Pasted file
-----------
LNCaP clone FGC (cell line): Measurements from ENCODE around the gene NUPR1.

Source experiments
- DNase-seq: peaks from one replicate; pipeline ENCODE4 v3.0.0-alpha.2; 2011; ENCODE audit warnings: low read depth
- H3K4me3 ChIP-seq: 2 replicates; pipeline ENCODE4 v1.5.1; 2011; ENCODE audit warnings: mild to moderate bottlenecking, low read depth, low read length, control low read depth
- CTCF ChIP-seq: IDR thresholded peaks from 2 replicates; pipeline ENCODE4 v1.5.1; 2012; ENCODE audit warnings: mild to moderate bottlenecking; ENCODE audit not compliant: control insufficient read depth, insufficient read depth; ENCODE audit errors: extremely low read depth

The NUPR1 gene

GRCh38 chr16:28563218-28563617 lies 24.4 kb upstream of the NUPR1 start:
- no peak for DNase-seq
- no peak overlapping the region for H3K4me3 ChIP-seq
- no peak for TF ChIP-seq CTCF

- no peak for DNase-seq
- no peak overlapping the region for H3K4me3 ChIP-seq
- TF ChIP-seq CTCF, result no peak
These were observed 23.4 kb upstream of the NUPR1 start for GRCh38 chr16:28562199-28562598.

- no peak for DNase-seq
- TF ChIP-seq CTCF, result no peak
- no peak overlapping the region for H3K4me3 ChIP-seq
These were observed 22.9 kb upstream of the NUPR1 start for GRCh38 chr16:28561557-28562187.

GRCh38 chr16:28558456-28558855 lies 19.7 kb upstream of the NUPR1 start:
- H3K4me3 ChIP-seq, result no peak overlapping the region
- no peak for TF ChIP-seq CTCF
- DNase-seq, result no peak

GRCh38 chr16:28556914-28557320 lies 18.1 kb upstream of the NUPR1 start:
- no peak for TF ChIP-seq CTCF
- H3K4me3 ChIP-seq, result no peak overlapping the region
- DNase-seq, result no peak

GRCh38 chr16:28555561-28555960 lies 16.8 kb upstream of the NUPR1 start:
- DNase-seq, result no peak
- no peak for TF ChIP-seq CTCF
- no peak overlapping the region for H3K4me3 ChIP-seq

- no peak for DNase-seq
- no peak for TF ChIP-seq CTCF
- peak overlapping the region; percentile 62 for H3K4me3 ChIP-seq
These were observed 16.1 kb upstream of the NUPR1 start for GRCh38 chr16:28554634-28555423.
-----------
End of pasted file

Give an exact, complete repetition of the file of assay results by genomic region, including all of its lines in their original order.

LNCaP clone FGC (cell line): Measurements from ENCODE around the gene NUPR1.

Source experiments
- DNase-seq: peaks from one replicate; pipeline ENCODE4 v3.0.0-alpha.2; 2011; ENCODE audit warnings: low read depth
- H3K4me3 ChIP-seq: 2 replicates; pipeline ENCODE4 v1.5.1; 2011; ENCODE audit warnings: mild to moderate bottlenecking, low read depth, low read length, control low read depth
- CTCF ChIP-seq: IDR thresholded peaks from 2 replicates; pipeline ENCODE4 v1.5.1; 2012; ENCODE audit warnings: mild to moderate bottlenecking; ENCODE audit not compliant: control insufficient read depth, insufficient read depth; ENCODE audit errors: extremely low read depth

The NUPR1 gene

GRCh38 chr16:28563218-28563617 lies 24.4 kb upstream of the NUPR1 start:
- no peak for DNase-seq
- no peak overlapping the region for H3K4me3 ChIP-seq
- no peak for TF ChIP-seq CTCF

- no peak for DNase-seq
- no peak overlapping the region for H3K4me3 ChIP-seq
- TF ChIP-seq CTCF, result no peak
These were observed 23.4 kb upstream of the NUPR1 start for GRCh38 chr16:28562199-28562598.

- no peak for DNase-seq
- TF ChIP-seq CTCF, result no peak
- no peak overlapping the region for H3K4me3 ChIP-seq
These were observed 22.9 kb upstream of the NUPR1 start for GRCh38 chr16:28561557-28562187.

GRCh38 chr16:28558456-28558855 lies 19.7 kb upstream of the NUPR1 start:
- H3K4me3 ChIP-seq, result no peak overlapping the region
- no peak for TF ChIP-seq CTCF
- DNase-seq, result no peak

GRCh38 chr16:28556914-28557320 lies 18.1 kb upstream of the NUPR1 start:
- no peak for TF ChIP-seq CTCF
- H3K4me3 ChIP-seq, result no peak overlapping the region
- DNase-seq, result no peak

GRCh38 chr16:28555561-28555960 lies 16.8 kb upstream of the NUPR1 start:
- DNase-seq, result no peak
- no peak for TF ChIP-seq CTCF
- no peak overlapping the region for H3K4me3 ChIP-seq

- no peak for DNase-seq
- no peak for TF ChIP-seq CTCF
- peak overlapping the region; percentile 62 for H3K4me3 ChIP-seq
These were observed 16.1 kb upstream of the NUPR1 start for GRCh38 chr16:28554634-28555423.